5 A Nightmare On Elm Street 2: Freddy’s Revenge (1985) — $30 Mil Unadjusted, $80.6 Adjusted
Freddy brandished his iconic knife glove once again in A Nightmare on Elm Street 2: Freddy’s Revenge, but he had a new motive. Instead of terrorizing the descendants of his murderers, Freddy plans to inhabit the young man who’s just moved into the house of one Nancy Thompson.
Freddy’s Revenge has always generated combative opinions, but its reputation has increased over the years. It was the series finding itself, which it would thankfully do in the next installment. However, the response to Freddy’s Revenge initially didn’t bode well for the franchise’s future. Even still, the reaction would have been even worse (and franchise fatal) had the filmmakers gone through with their intention of replacing the beloved Robert Englund as the title character.
4 A Nightmare On Elm Street (2010) — $63 Mil Unadjusted, $83.5 Mil Adjusted
Platinum Dunes’ A Nightmare on Elm Street remake didn’t quite match the heights of their Friday the 13th ($65 million) from the previous year, but it came very close. It also had a better multiple than that Jason Voorhees remake, which opened at $40 million before plummeting towards its final tally.
A Nightmare on Elm Street, however, opened at a still-impressive $33 million before adding another $30 million, nearly doubling its three-day debut. This is surprising, considering the film’s fan response just about matched the one from critics (15% on Rotten Tomatoes).
3 A Nightmare On Elm Street 3: Dream Warriors (1987) — $44.8 Mil Unadjusted, $114 Mil Adjusted
Craven’s original and A Nightmare on Elm Street 2: Freddy’s Revenge made a comparably modest yet impressive amount of money, but A Nightmare on Elm Street 3: Dream Warriors announced the introduction of Freddymania.
With a slightly adjusted personality for Krueger and even more inventive kills, Dream Warriors impressed fans by being a well-written film with heartfelt performances and sharp direction from Chuck Russell. They responded to the tune of nearly $45 million, almost one and a half times as much as Freddy’s Revenge two short years before.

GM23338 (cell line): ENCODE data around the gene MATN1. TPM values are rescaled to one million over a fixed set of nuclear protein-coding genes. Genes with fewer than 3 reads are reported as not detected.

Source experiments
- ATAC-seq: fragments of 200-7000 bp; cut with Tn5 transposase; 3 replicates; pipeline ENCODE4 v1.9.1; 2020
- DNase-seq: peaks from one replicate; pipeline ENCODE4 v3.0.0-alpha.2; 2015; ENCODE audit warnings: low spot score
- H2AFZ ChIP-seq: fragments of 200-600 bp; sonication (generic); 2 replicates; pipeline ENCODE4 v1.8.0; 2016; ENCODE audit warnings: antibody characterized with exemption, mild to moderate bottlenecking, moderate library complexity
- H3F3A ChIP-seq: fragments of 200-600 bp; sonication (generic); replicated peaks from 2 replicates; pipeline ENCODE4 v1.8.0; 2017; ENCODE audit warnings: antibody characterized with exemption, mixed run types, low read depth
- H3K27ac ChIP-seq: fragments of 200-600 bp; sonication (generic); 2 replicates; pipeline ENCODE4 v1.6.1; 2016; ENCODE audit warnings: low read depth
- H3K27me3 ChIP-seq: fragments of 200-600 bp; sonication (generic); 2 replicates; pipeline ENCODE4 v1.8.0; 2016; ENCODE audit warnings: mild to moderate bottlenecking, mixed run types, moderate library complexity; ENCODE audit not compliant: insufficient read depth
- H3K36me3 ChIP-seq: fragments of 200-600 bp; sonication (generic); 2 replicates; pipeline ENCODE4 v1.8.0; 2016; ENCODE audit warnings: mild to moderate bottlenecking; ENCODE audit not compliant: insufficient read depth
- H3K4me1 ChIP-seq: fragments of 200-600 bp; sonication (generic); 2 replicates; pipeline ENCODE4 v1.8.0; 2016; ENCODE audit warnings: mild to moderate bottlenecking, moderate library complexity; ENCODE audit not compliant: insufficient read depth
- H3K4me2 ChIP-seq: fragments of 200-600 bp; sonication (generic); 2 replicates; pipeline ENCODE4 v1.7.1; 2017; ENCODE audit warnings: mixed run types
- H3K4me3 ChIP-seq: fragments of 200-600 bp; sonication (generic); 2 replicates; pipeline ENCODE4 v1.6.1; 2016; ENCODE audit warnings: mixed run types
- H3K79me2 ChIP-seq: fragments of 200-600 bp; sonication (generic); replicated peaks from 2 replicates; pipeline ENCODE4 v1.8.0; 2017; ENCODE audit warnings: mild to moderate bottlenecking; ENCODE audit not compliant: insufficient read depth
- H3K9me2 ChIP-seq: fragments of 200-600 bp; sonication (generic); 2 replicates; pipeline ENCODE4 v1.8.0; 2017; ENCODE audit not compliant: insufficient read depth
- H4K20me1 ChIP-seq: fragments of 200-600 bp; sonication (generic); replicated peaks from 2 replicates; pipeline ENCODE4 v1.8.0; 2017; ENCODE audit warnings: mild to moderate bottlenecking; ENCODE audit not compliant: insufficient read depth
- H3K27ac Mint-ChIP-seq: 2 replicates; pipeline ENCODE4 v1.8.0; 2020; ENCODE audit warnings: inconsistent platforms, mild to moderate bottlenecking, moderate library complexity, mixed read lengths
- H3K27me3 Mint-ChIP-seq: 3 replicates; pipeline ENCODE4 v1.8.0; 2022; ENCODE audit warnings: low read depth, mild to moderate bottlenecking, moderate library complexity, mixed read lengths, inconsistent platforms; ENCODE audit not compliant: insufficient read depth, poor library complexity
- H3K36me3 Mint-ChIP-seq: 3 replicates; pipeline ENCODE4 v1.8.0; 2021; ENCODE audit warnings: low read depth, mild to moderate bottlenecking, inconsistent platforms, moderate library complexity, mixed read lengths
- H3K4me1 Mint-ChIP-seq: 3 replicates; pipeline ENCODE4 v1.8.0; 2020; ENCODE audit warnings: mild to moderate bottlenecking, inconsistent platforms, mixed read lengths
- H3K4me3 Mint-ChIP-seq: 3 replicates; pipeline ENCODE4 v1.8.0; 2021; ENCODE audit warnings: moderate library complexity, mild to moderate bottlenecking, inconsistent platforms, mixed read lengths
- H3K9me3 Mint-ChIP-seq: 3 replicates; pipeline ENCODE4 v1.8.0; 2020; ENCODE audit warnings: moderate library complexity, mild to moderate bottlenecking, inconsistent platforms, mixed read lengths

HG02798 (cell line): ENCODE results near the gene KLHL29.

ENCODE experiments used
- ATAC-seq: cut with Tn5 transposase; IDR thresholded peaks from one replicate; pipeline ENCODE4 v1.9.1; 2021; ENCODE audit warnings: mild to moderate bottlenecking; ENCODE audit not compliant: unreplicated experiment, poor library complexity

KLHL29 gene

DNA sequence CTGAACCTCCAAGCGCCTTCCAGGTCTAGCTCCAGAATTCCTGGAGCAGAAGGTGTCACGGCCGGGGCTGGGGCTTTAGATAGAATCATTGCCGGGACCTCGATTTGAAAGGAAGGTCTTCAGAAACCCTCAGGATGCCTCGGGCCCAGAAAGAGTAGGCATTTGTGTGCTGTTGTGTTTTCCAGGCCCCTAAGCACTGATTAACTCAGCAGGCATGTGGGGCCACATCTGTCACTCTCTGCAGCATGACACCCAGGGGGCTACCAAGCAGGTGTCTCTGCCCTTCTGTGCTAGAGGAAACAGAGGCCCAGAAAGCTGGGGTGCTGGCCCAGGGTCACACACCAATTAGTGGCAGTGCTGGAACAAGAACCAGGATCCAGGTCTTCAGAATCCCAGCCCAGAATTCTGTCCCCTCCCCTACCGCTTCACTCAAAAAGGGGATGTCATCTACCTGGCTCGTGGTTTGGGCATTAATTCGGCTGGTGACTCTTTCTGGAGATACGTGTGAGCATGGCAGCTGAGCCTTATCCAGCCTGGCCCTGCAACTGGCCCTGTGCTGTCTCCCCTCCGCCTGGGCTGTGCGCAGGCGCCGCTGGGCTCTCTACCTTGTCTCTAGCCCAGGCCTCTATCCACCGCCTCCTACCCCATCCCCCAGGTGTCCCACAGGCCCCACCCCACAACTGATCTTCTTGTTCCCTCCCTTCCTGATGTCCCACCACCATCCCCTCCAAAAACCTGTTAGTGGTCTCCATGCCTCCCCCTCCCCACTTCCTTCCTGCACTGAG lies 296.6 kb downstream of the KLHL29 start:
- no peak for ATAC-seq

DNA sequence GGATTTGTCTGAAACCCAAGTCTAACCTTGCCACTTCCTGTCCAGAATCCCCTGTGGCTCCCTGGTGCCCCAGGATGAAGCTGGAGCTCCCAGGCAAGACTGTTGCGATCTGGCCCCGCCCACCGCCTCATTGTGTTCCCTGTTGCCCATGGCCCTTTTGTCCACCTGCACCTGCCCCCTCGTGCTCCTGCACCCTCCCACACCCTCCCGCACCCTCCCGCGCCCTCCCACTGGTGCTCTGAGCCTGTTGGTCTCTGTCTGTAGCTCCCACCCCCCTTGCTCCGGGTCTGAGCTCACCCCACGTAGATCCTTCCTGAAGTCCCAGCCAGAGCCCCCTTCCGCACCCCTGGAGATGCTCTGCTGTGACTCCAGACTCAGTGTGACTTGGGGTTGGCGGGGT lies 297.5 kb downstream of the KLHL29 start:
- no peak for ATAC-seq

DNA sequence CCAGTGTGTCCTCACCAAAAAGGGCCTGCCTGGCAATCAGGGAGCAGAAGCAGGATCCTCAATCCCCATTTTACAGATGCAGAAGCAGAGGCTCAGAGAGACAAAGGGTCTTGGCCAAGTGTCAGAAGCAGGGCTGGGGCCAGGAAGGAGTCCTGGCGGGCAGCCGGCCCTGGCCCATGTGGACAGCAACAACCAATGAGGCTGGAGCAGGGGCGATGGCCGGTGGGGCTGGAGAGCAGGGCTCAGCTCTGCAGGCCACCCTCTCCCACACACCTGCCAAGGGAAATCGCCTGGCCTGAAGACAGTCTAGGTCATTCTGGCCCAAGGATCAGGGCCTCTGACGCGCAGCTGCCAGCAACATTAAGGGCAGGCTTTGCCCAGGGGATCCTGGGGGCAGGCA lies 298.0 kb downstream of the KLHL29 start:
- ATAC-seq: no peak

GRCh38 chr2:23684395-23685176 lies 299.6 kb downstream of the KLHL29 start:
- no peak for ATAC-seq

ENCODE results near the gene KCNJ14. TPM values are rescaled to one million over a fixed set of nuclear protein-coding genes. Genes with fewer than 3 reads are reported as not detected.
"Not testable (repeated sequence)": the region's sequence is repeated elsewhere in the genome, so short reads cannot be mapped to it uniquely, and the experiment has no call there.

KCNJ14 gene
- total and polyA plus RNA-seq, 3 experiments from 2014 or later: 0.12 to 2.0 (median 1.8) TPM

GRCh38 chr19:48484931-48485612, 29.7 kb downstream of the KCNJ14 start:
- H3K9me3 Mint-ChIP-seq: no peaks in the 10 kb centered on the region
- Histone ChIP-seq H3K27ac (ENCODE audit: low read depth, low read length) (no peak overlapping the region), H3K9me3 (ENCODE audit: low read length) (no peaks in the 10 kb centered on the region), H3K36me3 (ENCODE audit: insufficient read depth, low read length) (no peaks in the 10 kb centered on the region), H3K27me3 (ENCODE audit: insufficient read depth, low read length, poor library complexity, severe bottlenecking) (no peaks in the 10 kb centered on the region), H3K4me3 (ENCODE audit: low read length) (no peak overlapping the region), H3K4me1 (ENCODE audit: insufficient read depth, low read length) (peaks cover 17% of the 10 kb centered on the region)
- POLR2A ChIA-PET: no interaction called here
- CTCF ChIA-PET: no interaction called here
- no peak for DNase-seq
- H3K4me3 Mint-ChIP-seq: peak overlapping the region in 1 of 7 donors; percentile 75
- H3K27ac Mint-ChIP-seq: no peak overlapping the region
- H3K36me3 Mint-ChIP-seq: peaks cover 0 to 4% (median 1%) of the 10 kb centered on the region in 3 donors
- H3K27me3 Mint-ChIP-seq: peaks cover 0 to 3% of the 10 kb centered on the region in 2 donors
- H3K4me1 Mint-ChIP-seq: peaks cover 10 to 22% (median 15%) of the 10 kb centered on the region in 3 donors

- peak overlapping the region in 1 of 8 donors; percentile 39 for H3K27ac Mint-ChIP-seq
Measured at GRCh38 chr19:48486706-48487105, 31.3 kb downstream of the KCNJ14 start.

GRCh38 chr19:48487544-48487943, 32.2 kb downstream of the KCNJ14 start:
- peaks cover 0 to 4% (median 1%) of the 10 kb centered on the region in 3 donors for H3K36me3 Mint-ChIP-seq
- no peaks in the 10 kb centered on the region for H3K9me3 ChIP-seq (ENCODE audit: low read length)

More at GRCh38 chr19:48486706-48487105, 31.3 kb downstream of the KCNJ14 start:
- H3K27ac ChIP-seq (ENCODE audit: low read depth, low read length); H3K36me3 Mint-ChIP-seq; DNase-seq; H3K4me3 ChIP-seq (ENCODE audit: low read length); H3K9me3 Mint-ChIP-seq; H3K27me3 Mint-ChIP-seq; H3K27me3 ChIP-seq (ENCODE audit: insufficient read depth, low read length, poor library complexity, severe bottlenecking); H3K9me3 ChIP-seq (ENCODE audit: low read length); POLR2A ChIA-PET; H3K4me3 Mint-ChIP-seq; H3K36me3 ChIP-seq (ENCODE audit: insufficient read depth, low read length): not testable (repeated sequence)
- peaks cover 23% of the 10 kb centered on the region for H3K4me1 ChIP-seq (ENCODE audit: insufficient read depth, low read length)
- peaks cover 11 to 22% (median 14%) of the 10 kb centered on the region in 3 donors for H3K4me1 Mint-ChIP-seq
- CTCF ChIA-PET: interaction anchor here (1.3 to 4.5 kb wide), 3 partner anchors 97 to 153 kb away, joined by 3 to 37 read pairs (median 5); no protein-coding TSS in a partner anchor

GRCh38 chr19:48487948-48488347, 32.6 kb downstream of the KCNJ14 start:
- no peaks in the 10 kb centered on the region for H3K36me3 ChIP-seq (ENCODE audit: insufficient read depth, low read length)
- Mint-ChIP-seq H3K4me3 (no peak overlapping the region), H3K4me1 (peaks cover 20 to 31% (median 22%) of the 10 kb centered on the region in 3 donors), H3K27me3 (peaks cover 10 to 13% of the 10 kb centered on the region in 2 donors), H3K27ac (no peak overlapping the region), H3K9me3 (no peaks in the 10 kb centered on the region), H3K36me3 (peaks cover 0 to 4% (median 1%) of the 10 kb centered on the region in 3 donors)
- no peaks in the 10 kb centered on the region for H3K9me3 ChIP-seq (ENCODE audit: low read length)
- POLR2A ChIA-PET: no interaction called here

2 A Nightmare On Elm Street 4: The Dream Master (1988) — $49.4 Mil Unadjusted, $120.7 Mil Adjusted
After Dream Warriors made execs at New Line Cinema happy, they kept going after Freddy’s Revenge, and there was surprisingly even more money to be made with its immediate sequel, Renny Harlin’s A Nightmare on Elm Street 4: The Dream Master.
One of the biggest slasher films of the 1980s, The Dream Master was the pinnacle of Freddy fandom, and the movie held the top spot for a jaw-dropping three weekends back in August of 1988.
1 Freddy Vs. Jason (2003) — $82.6 Mil Unadjusted, $129.8 Mil Adjusted
Dream Warriors and The Dream Master were event films in their own right, but no one installment of either the Friday the 13th (save for the original) or A Nightmare on Elm Street franchises could stand a chance against the merging of the two.
Freddy vs. Jason was the final big movie of 2003’s Summer movie season and it held the top of the charts two weeks in a row, uncommon for a modern entry in an older slasher franchise, the most successful of which typically open bright and burn out fast.
NEXT: Every Friday The 13th Movie, Ranked By Scariness